Coming into round 11, we have a pair of players who have already got a GP win under their belts this season. Burgold won GP Hannover, while Ruel was the victor at GP Brighton. Each is sat on 9-1 going into the match, a nice position to be in with 2 drafts to go. Oliver had gone for the tried and true red black plan, though he felt that he should possibly be in green. Lino, meanwhile, had found himself with a very powerful blue/green ally deck. Given that Burgold had stated that if he could open 6 of any common in sealed, he’d choose Umara Raptor, he was very pleased with himself coming into this draft

Lino led with a Forest, while Olivier had a Swamp and Guul Draz Vampire. He wasn’t able to get stuck in though, as Lino had an Oran Rief Survivalist. A Zektar Shrine Exploration came next from Ruel, whose attacks remained stymied as a River Boa came out next for Burgold.

The only successful attacks of the game were Oran-Rief Survivalist in the early game, though Ruel threatened a big turn in the future with first a Plate Geopede, and then a second Zektar Shrine Expedition.

Burgold had held off on plays following his Survivalist and Boa, which meant that Ruel had plenty of opportunity to build up a force. A Whiplash Trap put Plated Geopede and a fresh Bladetusk Boar into Olivier’s hand, to slow things. Burgold attacked Olivier, who got back in with his Zektar Shrine Exploration, before replaying his guys. A second Whiplash Trap again set back Ruel.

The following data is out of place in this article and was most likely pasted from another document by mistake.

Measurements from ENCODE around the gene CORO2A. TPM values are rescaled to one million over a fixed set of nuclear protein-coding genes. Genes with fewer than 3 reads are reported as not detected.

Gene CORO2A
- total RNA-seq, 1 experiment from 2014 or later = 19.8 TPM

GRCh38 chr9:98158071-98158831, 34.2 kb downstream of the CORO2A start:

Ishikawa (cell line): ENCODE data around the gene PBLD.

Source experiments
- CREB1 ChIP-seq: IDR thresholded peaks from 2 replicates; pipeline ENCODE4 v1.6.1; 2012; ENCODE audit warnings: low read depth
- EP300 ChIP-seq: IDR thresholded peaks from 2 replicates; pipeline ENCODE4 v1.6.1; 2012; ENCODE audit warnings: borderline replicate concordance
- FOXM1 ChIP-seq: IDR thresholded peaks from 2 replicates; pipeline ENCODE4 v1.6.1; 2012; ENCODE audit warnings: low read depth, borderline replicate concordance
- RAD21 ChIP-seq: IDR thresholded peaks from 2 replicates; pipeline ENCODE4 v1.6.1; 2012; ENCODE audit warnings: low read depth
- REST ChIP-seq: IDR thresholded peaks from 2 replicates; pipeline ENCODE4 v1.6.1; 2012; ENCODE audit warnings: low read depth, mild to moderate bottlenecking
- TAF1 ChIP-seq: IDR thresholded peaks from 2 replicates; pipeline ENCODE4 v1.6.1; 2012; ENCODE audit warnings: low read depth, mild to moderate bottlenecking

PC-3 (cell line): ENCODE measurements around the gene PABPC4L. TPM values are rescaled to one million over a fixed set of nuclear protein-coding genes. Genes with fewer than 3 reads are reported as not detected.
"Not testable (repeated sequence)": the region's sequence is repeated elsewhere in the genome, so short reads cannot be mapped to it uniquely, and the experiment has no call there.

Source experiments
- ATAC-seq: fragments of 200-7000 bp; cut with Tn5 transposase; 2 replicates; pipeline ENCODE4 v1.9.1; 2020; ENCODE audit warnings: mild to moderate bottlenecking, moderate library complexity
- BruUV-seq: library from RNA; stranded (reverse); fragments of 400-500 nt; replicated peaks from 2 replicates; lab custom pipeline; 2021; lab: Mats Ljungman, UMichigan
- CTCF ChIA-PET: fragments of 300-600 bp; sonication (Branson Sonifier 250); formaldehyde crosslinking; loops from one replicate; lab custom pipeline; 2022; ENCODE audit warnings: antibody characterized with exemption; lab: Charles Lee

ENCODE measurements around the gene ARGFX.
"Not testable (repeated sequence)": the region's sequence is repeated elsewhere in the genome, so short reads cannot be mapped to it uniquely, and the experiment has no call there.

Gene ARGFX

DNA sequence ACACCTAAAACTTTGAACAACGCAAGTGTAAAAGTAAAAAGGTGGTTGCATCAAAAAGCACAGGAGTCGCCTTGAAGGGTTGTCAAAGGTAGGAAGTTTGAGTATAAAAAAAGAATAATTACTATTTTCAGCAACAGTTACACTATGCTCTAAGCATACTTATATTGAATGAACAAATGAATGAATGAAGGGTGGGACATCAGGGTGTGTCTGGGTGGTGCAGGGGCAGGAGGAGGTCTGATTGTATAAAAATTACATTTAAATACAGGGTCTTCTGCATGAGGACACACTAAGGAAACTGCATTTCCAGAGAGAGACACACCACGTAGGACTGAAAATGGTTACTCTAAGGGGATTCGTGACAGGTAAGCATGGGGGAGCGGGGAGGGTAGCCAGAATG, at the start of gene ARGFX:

Burgold played a second Oran-Rief Survivalist, and piled in. He took another seven from Zektar Shrine Exploration number 2, but yet a third Whiplash Trap set back Olivier enough that he couldn’t make it. A Merfolk Aerialist finished things decisively for Burgold.

Olivier Ruel 0 – 1 Lino Burgold

Game 2 began with a Plated Geopede from Ruel, which attacked for a meagre single point, and was joined by Goblin Shortcutter. Burgold’s first creature was Umara Raptor.

"A Wind Drake... good enough to stop me..."

It wasn’t a Wind Drake for long though. Olivier had just a Zektar Shrine Expedition on his turn, and saw a second Umara Raptor on turn four. He missed a land drop again, and when he saw Turntimber Ranger from Burgold’s side of the board, he was quick to scoop up his cards and sign the slip.

Lino Burgold wins 2 – 0!

Feature Match: Round 12 – Shuuhei Nakamura vs. Steffen van de Veen

by Tobias Henke

Van de Veen started off fast with Goblin Bushwhacker on turn one followed by Explorer’s Scope, which was equipped right away, but failed to produce any land for the remainder of the game. Next up was Highland Berserker, then Kor Sanctifiers which was met by Cancel, Shuuhei’s first play of the match.